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Proof versus Evidence
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MDS
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Sep 17, 2019
@windar12q My understanding was that the question was: "describe an intelligent species that exists using the one emotion of love". I thought I had done that. I do not mean to not answer your question, and I don't understand how a "yes or no" would be an answer. Perhaps you could rephrase or tell me what was lacking in my previous answers. Thank you for sharing your views of religion. I think it helps to know where each other is coming from, so I'll share some of mine. Here are a couple things I believe: 1. I exist. 2. Morality (or some portion of it) is objective. I'm afraid I can't prove these in any sort of absolute, logical sense. I guess you could call them religious claims. In the same vein, I also believe in the existence of other minds besides my own, and in the objective reality and persistence of the observed universe apart from my conscious observance of it. I hope you'll allow me these presuppositions. It's clear to me that my existence is contingent. I wouldn't be here without my parents, who wouldn't be here without their parents, and so on. That idea extends to the idea of existence itself. Everything in the universe is contingent. But almost everyone agrees that the universe had a beginning. If that's true, I think it comes down to two options: 1. There is an un-caused cause. Something whose existence is not contingent on something else from which everything ultimately derives its existence. 2. Universes just happen for no reason sometimes. I'm happy to read about the latest investigations on the second hypothesis, but from a philosophical point of view, the first one seems more likely. Rationally speaking, of course. I could just take the second view on pure faith. The second belief (morality is objective) is complicated by epistemological questions, but I find that logically I see only two possibilities: 1. Morality has a foundation in something objective outside humanity. 2. There are no immoral acts and morality is just an illusion. I find that most people are willing to grant that right and wrong exist, but I don't think its logically provable with philosophy or science apart from a theistic presupposition. Even if I tried to pretend I didn't believe these two things (an un-caused cause and objective morality), I have to admit that I live my life as if I did. Science is built on the presupposition that things have causes. Society is built on presuppositions of morality. I try to align the way I live my life with what I believe, and similarly, the way I live indicates what I truly believe. There are some principles of intellectual virtue that I try to live by: valuing truth for its own sake; refusing to believe something because one wants it to be true; not allowing fears to dictate what one believes; recognizing one's limitations as a seeker of truth; holding truth propositions to the same standard. I try to honestly analyze data, accurately identify presuppositions and assumptions, and follow the data to rational conclusions, even if I don't particularly like what those conclusions turn out to be. In this approach, being proven wrong is a good thing: I don't like being wrong and I'd like to stop as soon as possible, so I appreciate when I'm corrected. Perhaps you'll be able to correct a flaw in my thinking.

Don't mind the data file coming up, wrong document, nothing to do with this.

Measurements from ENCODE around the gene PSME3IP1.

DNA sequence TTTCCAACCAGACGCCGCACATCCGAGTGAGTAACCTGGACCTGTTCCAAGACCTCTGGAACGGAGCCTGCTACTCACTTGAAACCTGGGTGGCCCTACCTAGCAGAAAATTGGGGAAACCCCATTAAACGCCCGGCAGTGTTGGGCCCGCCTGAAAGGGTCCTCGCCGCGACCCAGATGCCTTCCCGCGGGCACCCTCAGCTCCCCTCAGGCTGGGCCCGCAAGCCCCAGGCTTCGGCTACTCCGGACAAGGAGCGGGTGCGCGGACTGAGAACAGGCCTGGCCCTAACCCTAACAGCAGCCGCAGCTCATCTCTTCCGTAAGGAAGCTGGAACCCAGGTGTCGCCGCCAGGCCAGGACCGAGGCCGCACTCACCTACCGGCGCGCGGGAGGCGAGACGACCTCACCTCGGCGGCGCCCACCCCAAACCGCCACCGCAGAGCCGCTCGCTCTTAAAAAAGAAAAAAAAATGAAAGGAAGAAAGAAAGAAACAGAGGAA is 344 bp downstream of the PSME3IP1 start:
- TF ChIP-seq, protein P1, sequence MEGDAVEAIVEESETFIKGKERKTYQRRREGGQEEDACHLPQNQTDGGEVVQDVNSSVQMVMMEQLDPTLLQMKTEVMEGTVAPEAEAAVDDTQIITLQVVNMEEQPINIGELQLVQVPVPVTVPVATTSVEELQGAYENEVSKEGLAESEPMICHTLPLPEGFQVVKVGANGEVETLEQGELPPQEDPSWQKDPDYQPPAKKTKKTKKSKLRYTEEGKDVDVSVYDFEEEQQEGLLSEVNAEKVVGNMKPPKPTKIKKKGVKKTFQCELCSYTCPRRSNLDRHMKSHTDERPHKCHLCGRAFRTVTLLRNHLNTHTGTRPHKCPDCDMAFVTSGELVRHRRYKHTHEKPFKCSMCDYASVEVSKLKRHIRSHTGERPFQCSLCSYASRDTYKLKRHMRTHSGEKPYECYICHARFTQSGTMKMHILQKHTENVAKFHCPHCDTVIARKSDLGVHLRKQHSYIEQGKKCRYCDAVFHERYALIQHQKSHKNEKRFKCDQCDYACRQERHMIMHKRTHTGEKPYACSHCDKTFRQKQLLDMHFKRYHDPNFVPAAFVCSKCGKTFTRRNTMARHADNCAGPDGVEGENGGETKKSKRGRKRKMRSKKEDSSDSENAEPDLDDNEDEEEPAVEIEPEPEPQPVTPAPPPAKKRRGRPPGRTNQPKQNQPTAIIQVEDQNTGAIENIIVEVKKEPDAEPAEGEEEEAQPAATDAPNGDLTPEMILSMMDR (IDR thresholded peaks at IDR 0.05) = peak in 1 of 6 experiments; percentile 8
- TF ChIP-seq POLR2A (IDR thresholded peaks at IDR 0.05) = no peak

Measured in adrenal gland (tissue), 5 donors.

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Proof versus Evidence
In Open Forum
MDS
Commentator
Commentator
Sep 15, 2019